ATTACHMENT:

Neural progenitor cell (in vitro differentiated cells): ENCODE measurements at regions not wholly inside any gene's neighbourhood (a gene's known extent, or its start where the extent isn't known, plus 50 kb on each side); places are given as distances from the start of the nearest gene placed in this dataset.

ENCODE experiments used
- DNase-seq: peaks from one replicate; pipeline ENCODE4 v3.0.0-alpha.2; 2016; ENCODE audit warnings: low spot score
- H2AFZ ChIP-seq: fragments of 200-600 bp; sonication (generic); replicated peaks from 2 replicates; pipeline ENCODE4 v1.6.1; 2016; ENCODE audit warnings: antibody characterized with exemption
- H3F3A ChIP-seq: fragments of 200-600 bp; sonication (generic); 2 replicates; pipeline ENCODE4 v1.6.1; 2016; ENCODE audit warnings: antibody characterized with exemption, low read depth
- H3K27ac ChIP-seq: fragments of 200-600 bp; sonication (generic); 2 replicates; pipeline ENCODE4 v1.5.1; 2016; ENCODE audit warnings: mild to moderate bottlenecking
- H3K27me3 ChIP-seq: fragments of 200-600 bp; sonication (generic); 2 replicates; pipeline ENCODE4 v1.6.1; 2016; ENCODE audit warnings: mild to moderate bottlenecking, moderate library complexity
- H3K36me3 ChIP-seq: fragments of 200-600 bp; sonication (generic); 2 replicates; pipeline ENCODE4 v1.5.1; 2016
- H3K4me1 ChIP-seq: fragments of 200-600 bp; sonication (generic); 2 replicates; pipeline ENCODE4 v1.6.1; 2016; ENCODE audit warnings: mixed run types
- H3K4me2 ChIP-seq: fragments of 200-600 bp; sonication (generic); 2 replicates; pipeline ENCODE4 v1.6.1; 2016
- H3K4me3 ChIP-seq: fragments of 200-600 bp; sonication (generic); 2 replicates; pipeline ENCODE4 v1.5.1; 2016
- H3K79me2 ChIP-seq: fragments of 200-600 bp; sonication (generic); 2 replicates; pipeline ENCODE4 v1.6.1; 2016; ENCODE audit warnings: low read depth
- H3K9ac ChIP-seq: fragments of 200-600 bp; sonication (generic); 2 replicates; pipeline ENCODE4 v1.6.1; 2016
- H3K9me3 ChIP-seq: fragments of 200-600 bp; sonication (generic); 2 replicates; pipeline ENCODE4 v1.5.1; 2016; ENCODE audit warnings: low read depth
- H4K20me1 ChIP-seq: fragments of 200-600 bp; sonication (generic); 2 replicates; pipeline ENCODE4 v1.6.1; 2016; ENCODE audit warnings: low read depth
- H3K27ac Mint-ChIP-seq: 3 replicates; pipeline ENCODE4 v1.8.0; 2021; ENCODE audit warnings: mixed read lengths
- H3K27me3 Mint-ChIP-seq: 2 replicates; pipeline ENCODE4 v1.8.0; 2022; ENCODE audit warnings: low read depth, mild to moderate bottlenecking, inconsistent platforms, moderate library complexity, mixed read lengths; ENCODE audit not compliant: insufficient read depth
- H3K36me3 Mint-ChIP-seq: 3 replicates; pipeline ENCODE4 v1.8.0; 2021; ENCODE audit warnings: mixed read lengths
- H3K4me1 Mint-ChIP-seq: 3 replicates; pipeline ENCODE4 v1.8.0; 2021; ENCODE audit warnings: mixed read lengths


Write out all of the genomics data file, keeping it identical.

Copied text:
Neural progenitor cell (in vitro differentiated cells): ENCODE measurements at regions not wholly inside any gene's neighbourhood (a gene's known extent, or its start where the extent isn't known, plus 50 kb on each side); places are given as distances from the start of the nearest gene placed in this dataset.

ENCODE experiments used
- DNase-seq: peaks from one replicate; pipeline ENCODE4 v3.0.0-alpha.2; 2016; ENCODE audit warnings: low spot score
- H2AFZ ChIP-seq: fragments of 200-600 bp; sonication (generic); replicated peaks from 2 replicates; pipeline ENCODE4 v1.6.1; 2016; ENCODE audit warnings: antibody characterized with exemption
- H3F3A ChIP-seq: fragments of 200-600 bp; sonication (generic); 2 replicates; pipeline ENCODE4 v1.6.1; 2016; ENCODE audit warnings: antibody characterized with exemption, low read depth
- H3K27ac ChIP-seq: fragments of 200-600 bp; sonication (generic); 2 replicates; pipeline ENCODE4 v1.5.1; 2016; ENCODE audit warnings: mild to moderate bottlenecking
- H3K27me3 ChIP-seq: fragments of 200-600 bp; sonication (generic); 2 replicates; pipeline ENCODE4 v1.6.1; 2016; ENCODE audit warnings: mild to moderate bottlenecking, moderate library complexity
- H3K36me3 ChIP-seq: fragments of 200-600 bp; sonication (generic); 2 replicates; pipeline ENCODE4 v1.5.1; 2016
- H3K4me1 ChIP-seq: fragments of 200-600 bp; sonication (generic); 2 replicates; pipeline ENCODE4 v1.6.1; 2016; ENCODE audit warnings: mixed run types
- H3K4me2 ChIP-seq: fragments of 200-600 bp; sonication (generic); 2 replicates; pipeline ENCODE4 v1.6.1; 2016
- H3K4me3 ChIP-seq: fragments of 200-600 bp; sonication (generic); 2 replicates; pipeline ENCODE4 v1.5.1; 2016
- H3K79me2 ChIP-seq: fragments of 200-600 bp; sonication (generic); 2 replicates; pipeline ENCODE4 v1.6.1; 2016; ENCODE audit warnings: low read depth
- H3K9ac ChIP-seq: fragments of 200-600 bp; sonication (generic); 2 replicates; pipeline ENCODE4 v1.6.1; 2016
- H3K9me3 ChIP-seq: fragments of 200-600 bp; sonication (generic); 2 replicates; pipeline ENCODE4 v1.5.1; 2016; ENCODE audit warnings: low read depth
- H4K20me1 ChIP-seq: fragments of 200-600 bp; sonication (generic); 2 replicates; pipeline ENCODE4 v1.6.1; 2016; ENCODE audit warnings: low read depth
- H3K27ac Mint-ChIP-seq: 3 replicates; pipeline ENCODE4 v1.8.0; 2021; ENCODE audit warnings: mixed read lengths
- H3K27me3 Mint-ChIP-seq: 2 replicates; pipeline ENCODE4 v1.8.0; 2022; ENCODE audit warnings: low read depth, mild to moderate bottlenecking, inconsistent platforms, moderate library complexity, mixed read lengths; ENCODE audit not compliant: insufficient read depth
- H3K36me3 Mint-ChIP-seq: 3 replicates; pipeline ENCODE4 v1.8.0; 2021; ENCODE audit warnings: mixed read lengths
- H3K4me1 Mint-ChIP-seq: 3 replicates; pipeline ENCODE4 v1.8.0; 2021; ENCODE audit warnings: mixed read lengths